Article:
Jacksonville Sheriff’s Officers will often conduct a stop and talk or a stop and frisk search on individuals they believe are suspicious and if they uncover something illegal, they will make an arrest.  But what effect does their detention have on a citizen who has done nothing wrong?  Won’t that person feel profiled?  Unjustly singled out?  How big of a group is this?  How many citations do the Jacksonville Sheriff’s Office issue where the person was engaged in otherwise lawful conduct and possessed nothing illegal on their person?  How many African American citizens have been stopped for violation of a pedestrian safety statute and not issued a citation simply so the Jacksonville Sheriff’s Officer could investigate them further?  An African American law abiding citizen living in a high crime area is sure to carry resentment if he or she feels continually harassed or is cited for violations of pedestrian safety statutes that are not enforced in the low crime, white areas of Jacksonville.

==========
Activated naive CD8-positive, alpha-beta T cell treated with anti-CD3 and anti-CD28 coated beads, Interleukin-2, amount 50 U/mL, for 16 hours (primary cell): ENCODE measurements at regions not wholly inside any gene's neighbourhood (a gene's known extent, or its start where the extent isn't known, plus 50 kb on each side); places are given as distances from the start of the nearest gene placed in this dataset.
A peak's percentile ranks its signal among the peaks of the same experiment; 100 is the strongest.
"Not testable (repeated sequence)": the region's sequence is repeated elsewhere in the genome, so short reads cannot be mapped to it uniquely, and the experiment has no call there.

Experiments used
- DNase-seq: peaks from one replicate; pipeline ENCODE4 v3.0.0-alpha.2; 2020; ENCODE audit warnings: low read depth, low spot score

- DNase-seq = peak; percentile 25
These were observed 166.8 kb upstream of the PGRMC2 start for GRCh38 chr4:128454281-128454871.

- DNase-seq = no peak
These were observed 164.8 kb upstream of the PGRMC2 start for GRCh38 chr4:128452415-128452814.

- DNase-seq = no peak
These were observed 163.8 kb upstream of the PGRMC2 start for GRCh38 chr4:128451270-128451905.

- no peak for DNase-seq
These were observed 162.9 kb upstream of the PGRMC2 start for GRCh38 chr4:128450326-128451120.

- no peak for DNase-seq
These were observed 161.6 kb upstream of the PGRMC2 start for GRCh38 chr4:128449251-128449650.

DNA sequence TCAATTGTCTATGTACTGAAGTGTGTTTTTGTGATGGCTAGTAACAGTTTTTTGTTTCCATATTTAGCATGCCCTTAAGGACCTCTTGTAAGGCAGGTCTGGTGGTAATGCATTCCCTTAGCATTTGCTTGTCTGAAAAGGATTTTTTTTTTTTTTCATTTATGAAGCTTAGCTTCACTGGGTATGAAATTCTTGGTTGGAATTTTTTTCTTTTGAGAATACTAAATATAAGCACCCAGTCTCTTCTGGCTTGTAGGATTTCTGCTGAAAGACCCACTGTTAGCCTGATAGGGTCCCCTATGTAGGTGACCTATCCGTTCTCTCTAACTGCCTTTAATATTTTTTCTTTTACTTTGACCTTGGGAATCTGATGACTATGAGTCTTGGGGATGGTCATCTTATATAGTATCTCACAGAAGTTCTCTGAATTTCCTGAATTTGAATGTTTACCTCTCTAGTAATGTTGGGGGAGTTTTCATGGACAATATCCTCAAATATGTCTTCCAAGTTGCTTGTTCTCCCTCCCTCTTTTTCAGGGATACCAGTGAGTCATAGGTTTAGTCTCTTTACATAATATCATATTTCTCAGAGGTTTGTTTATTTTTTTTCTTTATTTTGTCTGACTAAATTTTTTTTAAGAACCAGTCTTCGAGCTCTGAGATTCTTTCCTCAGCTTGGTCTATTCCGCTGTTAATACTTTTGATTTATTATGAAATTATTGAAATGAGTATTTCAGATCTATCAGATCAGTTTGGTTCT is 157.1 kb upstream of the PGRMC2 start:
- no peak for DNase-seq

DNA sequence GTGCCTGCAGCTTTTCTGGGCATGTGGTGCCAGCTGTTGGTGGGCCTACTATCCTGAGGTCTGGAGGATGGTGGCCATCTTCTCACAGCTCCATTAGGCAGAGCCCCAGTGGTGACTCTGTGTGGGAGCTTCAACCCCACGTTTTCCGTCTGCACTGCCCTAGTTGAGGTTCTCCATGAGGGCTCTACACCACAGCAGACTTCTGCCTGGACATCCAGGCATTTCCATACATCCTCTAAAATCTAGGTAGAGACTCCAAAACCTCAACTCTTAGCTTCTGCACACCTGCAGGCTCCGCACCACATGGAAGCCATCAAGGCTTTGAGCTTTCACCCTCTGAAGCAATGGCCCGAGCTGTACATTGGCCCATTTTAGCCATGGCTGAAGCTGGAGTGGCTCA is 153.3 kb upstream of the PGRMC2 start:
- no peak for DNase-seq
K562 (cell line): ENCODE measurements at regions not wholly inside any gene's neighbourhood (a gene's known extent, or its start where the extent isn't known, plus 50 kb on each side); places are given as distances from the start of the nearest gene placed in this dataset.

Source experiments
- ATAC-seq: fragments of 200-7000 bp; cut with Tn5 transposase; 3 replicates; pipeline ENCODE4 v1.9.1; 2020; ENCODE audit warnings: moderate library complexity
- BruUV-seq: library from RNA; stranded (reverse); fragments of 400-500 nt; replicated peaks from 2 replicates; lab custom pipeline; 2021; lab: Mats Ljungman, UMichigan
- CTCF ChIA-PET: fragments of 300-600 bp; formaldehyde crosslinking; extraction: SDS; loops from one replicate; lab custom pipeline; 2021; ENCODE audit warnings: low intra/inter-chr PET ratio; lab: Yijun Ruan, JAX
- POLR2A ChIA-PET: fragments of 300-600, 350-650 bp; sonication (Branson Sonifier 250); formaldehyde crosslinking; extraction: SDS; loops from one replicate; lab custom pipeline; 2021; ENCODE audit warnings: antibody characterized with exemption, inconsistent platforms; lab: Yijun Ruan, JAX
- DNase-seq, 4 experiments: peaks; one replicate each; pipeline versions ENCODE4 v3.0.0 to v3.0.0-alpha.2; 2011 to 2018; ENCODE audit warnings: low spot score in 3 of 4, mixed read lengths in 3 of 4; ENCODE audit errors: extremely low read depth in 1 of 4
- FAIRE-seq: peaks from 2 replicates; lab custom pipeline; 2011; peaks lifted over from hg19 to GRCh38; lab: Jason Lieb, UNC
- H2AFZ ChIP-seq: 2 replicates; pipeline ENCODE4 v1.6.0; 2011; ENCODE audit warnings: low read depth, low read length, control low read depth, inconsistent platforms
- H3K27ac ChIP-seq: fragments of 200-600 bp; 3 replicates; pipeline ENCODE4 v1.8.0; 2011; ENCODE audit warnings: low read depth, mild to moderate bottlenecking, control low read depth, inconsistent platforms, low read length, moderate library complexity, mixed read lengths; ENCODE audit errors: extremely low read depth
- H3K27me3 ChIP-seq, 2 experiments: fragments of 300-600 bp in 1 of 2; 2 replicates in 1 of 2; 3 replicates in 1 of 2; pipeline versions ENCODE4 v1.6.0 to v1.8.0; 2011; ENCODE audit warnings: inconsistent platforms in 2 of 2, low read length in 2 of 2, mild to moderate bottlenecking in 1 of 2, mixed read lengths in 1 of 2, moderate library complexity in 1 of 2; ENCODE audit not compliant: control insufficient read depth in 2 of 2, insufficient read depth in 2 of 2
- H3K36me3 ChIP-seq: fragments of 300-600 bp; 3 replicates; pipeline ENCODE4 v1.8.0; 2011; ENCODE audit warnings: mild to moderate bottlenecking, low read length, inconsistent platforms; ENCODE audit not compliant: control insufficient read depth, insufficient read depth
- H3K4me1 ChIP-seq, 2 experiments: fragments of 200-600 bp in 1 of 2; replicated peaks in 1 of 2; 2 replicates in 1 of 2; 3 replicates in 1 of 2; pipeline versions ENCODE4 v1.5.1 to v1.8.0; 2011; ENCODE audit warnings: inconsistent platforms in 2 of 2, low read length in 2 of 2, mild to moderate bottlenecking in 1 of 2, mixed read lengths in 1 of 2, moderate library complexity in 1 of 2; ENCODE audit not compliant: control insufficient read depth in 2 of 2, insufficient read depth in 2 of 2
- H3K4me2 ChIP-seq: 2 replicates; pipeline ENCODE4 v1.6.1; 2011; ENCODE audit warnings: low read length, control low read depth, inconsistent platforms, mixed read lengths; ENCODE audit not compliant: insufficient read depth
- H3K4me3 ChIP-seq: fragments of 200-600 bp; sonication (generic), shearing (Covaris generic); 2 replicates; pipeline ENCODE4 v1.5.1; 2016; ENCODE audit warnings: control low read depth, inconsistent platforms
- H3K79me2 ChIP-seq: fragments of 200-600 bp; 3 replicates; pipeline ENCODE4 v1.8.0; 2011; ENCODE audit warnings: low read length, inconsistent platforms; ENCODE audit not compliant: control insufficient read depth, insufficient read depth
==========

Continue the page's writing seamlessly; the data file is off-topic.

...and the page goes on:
Also disturbing, is the report that the Jacksonville Sheriff’s Office has been issuing hundreds of citations despite the person not actually violating the statute.  Whether this true or not, it seems like the end desire of law enforcement (to drive out crime in crime ridden areas of Jacksonville) is laudable, but some of the methods (pretextual stops and searches) may do more damage than good.  So many crimes in predominantly African American, low income neighborhoods require the cooperation of citizens who live in that community.   When those people don’t trust law enforcement because of what they consider constant, unjustified harassment, they are less likely to cooperate in a criminal investigation.  Murders, rapes, robberies, burglaries can all go unsolved or unprosecuted because the State lacks the witnesses and evidence to proceed.  It would seem that if the Jacksonville Sheriff’s Office spent more resources providing more law enforcement officers for those particular areas that need them the most and if those law enforcement officers developed, groomed, and maintained positive relationships with the citizens of those communities, more crimes would get solved and successfully prosecuted.